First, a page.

As we talk about the auto industry, the "Detroit Three," it's all too easy to forget that these enormous companies began as scrappy little start-ups, birthed by innovators who were not afraid to set the status quo on its ear.
An electrical engineer named Henry Ford was one such innovator.
In 2015, a South African genius named Elon Musk is another.
The co-founder and chief executive of Tesla Motors recently spoke to the Automotive World News Congress, held during the recent auto show in Detroit. And Kevin Krease, author of "Can Detroit re-revolutionize the auto industry, or is Elon Musk beating us to is" for Model D thinks the auto establishment did not give Musk the attention and respect he deserves.
"Musk is just a poignant leader right now," said Krease. "He is provocative. He is energetic. He says things that no one else is willing to say. He has the brashness to think that he can create whole new industries or at least revolutionize them."
He says while the rest of the auto industry is fighting for any slight increases in their market share, Musk is simply trying to move the electric car industry forward.
While Krease was excited about Musk's revolutionary ideas, he says the older crowd in the room did not react with the same energy.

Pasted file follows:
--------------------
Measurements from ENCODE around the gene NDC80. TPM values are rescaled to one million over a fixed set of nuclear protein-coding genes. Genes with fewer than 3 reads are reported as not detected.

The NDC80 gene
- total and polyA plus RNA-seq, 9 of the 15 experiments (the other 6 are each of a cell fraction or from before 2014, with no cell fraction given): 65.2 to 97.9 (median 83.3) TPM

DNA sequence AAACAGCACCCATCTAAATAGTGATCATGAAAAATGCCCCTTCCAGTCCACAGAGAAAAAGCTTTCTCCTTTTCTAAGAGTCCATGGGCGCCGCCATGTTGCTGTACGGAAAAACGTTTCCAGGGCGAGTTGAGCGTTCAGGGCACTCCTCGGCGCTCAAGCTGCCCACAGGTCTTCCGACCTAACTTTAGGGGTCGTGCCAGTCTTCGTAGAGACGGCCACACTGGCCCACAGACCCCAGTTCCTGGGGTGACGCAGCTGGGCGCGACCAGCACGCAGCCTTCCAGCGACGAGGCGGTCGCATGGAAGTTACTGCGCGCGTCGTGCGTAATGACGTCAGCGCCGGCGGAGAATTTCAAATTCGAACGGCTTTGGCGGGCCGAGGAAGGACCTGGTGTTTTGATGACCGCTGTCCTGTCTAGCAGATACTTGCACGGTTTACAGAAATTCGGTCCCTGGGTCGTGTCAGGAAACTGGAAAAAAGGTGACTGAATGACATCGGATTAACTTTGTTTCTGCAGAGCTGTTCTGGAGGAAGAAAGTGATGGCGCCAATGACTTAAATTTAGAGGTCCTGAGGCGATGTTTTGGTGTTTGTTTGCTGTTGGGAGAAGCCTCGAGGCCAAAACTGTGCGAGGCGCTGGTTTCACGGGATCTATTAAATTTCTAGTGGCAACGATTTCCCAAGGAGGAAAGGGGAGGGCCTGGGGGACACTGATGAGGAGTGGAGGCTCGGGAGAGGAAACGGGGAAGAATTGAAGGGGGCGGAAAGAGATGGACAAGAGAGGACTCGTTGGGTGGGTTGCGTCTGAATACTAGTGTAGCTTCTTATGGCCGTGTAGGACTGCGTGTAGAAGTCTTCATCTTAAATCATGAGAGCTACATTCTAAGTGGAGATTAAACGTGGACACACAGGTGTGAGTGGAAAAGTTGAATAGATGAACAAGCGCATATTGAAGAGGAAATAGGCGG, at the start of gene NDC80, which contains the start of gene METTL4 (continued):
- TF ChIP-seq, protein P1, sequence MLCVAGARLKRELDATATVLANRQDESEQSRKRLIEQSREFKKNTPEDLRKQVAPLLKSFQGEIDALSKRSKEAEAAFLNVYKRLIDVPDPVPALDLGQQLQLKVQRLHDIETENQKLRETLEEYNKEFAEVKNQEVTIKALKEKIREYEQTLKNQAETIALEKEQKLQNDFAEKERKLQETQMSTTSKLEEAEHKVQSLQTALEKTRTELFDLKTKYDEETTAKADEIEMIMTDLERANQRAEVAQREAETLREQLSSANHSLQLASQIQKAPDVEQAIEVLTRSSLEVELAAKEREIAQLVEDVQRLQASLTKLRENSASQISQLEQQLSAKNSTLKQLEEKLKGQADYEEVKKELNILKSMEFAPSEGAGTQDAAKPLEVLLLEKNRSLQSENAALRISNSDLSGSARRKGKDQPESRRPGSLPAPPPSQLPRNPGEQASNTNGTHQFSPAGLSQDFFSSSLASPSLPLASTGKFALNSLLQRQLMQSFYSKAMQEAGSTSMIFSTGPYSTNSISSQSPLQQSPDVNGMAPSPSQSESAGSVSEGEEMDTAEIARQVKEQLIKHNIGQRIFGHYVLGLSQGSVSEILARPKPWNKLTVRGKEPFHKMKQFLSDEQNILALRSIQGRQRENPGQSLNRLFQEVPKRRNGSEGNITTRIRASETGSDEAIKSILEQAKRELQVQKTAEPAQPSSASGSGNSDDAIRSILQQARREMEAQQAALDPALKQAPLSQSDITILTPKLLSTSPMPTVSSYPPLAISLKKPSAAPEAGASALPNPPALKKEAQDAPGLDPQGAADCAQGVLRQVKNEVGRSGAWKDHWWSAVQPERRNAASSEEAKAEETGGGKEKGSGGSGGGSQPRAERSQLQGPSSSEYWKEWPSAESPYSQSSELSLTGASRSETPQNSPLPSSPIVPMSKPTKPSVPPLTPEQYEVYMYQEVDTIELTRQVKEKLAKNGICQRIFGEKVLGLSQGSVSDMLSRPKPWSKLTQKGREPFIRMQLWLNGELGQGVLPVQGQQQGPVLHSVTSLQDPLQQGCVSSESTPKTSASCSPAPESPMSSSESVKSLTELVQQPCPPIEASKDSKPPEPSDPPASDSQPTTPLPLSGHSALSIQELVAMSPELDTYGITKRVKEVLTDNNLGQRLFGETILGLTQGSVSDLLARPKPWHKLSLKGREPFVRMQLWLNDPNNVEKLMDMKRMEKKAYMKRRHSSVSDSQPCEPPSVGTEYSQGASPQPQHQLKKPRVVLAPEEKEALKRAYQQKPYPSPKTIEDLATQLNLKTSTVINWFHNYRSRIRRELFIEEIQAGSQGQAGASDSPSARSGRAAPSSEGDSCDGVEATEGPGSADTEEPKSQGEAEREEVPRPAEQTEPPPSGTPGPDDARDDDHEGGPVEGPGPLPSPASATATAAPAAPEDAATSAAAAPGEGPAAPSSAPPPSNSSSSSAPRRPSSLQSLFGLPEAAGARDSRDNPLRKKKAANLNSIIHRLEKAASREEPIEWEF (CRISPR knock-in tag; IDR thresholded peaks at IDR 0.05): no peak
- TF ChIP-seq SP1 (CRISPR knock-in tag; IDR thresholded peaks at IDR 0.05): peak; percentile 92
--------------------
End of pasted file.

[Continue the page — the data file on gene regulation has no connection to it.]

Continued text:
And Krease says that Musk and Telsa are only a small part of the changing mobility landscape. Subscriptions services or systems of transportation that allow you to not own a car are the future, according to Krease.
"The problem is that we have these entrenched incumbents that are used to change taking a long period of time," Krease says. "We are not understanding that change is now exponential with networks and the internet. What happens if we start deciding to stop owning cars? These changes are happening and the fallout for Detroit is immense."
Detroit's economy relied only on the auto industry and Krease says we're ashamed of that, but we cannot ignore that the industry is "completely changing right now and provides a lot of opportunities to build whole new companies off of."